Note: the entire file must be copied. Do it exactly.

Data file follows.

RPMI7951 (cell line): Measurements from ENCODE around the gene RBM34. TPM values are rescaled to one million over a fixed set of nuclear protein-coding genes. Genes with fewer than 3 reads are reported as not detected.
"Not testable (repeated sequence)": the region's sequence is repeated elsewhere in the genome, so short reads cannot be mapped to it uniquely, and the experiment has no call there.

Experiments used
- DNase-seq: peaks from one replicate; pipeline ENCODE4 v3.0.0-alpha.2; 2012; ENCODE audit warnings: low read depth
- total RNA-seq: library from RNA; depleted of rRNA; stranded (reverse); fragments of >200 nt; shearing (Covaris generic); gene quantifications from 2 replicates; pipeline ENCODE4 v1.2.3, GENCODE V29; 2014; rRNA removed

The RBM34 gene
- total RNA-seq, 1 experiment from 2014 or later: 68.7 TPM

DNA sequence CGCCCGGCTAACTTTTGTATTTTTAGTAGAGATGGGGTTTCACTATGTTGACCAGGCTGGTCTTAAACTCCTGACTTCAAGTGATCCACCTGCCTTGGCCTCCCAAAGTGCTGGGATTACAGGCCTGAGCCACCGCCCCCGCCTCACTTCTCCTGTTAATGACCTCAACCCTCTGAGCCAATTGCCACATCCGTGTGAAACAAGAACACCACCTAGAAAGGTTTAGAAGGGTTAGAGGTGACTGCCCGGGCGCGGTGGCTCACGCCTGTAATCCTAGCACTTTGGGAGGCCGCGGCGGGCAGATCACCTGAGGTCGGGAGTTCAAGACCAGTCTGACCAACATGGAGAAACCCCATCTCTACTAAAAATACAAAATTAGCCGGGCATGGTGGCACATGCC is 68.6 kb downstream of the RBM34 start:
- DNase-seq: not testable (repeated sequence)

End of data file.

RPMI7951 (cell line): Measurements from ENCODE around the gene RBM34. TPM values are rescaled to one million over a fixed set of nuclear protein-coding genes. Genes with fewer than 3 reads are reported as not detected.
"Not testable (repeated sequence)": the region's sequence is repeated elsewhere in the genome, so short reads cannot be mapped to it uniquely, and the experiment has no call there.

Experiments used
- DNase-seq: peaks from one replicate; pipeline ENCODE4 v3.0.0-alpha.2; 2012; ENCODE audit warnings: low read depth
- total RNA-seq: library from RNA; depleted of rRNA; stranded (reverse); fragments of >200 nt; shearing (Covaris generic); gene quantifications from 2 replicates; pipeline ENCODE4 v1.2.3, GENCODE V29; 2014; rRNA removed

The RBM34 gene
- total RNA-seq, 1 experiment from 2014 or later: 68.7 TPM

DNA sequence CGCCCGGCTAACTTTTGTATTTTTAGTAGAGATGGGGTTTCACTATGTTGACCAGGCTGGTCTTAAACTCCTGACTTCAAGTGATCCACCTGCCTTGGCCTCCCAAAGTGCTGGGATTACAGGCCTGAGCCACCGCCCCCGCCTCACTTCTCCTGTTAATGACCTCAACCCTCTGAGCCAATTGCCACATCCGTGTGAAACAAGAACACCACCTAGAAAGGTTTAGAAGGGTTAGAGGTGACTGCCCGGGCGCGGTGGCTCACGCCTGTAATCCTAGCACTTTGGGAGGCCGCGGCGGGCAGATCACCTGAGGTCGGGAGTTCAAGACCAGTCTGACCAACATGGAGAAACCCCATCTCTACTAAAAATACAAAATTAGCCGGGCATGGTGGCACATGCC is 68.6 kb downstream of the RBM34 start:
- DNase-seq: not testable (repeated sequence)